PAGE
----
Did Bernie Sanders miss a golden opportunity to contrast his standing as the avatar of liberal ideology with Hillary Clinton’s more centrist beliefs? Sanders chose to stay away from attacks that pointed to Clinton’s well-earned reputation for dishonesty–a reputation having to do with her email scandal as well as the serious conflict-of-interest charges resulting from the activities of the Clinton family foundation. But he was not shy about trying to tie the former secretary of state to Wall Street or painting her as a tool of the country’s financial and political establishment. But there was one issue where he might have appealed to the party’s liberal base as being more in line with their views than is Clinton: Israel. According to Peter Beinart, that might have been a mistake on Sanders’s part, and it won’t be repeated by another candidate the next time there is a Democratic presidential contest.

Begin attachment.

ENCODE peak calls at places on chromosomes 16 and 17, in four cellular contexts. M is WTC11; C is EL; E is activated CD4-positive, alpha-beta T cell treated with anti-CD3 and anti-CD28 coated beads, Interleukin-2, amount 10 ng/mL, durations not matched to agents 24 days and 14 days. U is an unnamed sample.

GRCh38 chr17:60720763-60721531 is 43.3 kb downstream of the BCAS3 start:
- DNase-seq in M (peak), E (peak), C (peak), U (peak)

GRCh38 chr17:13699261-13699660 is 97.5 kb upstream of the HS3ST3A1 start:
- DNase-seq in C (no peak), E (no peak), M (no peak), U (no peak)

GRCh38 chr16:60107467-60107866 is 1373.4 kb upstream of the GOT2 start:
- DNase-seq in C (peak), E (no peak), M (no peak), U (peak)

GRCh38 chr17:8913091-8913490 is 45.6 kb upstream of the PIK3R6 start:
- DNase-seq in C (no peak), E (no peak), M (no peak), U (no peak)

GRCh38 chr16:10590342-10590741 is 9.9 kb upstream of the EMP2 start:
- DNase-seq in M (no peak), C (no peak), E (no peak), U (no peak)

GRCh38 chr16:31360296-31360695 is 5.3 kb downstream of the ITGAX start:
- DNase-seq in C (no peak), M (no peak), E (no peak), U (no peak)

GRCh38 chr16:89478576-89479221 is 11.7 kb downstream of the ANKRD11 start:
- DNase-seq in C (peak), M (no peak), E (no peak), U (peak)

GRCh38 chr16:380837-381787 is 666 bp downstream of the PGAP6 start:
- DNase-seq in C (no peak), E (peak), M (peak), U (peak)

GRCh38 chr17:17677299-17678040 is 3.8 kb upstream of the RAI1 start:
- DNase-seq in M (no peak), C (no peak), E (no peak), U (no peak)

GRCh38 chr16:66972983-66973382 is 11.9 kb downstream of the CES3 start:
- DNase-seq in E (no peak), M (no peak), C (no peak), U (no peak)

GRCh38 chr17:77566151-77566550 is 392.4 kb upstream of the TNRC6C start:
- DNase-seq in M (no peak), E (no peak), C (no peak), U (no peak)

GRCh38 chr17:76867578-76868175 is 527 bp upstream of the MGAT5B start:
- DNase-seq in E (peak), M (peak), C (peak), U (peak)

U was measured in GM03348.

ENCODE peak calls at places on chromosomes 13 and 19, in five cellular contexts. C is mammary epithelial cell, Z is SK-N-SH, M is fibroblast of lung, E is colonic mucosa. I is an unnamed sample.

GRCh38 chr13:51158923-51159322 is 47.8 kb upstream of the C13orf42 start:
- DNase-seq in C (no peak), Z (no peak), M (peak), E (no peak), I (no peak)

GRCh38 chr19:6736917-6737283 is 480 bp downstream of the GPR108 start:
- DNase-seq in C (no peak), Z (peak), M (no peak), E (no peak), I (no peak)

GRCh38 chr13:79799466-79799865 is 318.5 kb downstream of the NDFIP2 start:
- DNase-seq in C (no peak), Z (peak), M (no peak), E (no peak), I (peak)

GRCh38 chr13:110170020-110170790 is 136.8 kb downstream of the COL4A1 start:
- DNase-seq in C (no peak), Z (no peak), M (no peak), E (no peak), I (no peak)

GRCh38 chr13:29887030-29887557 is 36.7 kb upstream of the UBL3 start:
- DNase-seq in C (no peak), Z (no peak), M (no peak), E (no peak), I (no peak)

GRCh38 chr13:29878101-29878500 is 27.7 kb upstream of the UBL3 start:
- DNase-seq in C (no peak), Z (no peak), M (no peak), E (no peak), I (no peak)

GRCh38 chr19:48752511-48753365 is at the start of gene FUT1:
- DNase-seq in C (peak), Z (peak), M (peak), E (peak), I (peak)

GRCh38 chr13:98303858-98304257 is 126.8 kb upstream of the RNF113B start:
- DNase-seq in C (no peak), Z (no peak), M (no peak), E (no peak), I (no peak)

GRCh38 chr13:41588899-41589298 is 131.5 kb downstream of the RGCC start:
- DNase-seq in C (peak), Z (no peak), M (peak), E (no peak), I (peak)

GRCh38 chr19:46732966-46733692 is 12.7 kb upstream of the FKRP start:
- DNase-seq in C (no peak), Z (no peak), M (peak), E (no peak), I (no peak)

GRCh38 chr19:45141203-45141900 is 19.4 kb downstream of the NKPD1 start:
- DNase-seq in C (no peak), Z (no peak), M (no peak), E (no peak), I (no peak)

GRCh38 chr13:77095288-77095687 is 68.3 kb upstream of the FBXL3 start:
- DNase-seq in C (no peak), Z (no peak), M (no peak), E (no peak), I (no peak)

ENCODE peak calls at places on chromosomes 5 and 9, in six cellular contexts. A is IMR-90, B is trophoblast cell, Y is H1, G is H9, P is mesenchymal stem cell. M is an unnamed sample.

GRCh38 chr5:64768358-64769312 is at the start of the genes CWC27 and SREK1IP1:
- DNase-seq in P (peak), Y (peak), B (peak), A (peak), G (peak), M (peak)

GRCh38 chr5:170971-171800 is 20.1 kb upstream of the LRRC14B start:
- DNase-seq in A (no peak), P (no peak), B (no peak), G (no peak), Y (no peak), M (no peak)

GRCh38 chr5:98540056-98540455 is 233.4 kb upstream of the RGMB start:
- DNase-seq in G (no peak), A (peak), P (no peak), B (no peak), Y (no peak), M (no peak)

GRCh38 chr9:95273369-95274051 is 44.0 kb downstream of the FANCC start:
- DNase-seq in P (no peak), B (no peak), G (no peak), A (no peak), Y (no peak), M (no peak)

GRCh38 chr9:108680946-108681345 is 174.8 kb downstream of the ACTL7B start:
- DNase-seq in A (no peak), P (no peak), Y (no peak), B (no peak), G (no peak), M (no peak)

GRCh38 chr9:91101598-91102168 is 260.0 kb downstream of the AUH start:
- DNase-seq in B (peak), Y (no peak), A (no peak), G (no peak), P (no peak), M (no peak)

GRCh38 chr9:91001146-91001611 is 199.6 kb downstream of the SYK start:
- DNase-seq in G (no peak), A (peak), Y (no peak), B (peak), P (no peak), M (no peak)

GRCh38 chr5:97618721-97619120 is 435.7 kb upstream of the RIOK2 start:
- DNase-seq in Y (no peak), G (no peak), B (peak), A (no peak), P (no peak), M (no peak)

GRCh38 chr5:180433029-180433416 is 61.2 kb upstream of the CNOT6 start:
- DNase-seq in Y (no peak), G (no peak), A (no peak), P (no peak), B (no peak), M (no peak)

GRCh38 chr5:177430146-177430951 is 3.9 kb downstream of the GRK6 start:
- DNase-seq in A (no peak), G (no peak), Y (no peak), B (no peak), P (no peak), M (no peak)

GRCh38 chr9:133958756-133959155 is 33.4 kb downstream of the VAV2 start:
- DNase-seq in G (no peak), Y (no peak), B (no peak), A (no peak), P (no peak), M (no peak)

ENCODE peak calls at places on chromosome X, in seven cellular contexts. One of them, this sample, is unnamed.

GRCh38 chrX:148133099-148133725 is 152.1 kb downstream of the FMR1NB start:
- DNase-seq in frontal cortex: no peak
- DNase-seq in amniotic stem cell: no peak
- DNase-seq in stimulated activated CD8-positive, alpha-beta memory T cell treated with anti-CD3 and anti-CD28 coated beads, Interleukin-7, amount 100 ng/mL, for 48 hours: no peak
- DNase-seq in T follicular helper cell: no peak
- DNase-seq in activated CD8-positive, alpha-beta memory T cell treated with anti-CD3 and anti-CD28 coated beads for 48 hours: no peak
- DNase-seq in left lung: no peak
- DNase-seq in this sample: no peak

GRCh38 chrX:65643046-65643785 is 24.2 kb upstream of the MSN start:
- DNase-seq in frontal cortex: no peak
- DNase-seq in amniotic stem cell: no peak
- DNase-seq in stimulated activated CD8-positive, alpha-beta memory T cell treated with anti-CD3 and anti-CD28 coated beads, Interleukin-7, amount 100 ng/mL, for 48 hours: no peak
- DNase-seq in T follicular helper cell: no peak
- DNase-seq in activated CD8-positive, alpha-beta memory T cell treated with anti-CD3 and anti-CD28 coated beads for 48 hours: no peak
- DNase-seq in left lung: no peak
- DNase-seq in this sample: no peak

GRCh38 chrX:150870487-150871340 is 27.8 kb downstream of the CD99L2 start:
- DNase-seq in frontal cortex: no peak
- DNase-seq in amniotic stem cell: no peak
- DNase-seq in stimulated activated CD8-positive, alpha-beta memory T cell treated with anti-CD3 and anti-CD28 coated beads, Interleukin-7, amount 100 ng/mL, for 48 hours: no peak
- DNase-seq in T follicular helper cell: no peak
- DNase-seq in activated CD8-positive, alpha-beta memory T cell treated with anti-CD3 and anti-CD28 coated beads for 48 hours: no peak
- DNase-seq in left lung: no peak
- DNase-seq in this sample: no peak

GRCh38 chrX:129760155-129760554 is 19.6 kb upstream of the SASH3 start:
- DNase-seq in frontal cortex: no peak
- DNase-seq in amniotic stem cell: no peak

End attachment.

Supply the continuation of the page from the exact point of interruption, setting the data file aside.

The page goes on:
In his Haaretz column Beinart acknowledges that the two did highlight their disagreements over Israel at their Brooklyn debate in April. He might have also pointed out that this contrast was apparent even before that, in their contrasting Middle-East-policy speeches earlier in the campaign. Clinton gave a standard issue stalwart pro-Israel speech at the AIPAC conference. Sanders, who has gotten closer to winning a major party presidential nomination than any other American Jew in history, chose to boycott AIPAC and then gave a policy speech on the Middle East that was highly critical of Israeli policies while still reflecting support for Israel’s right to exist.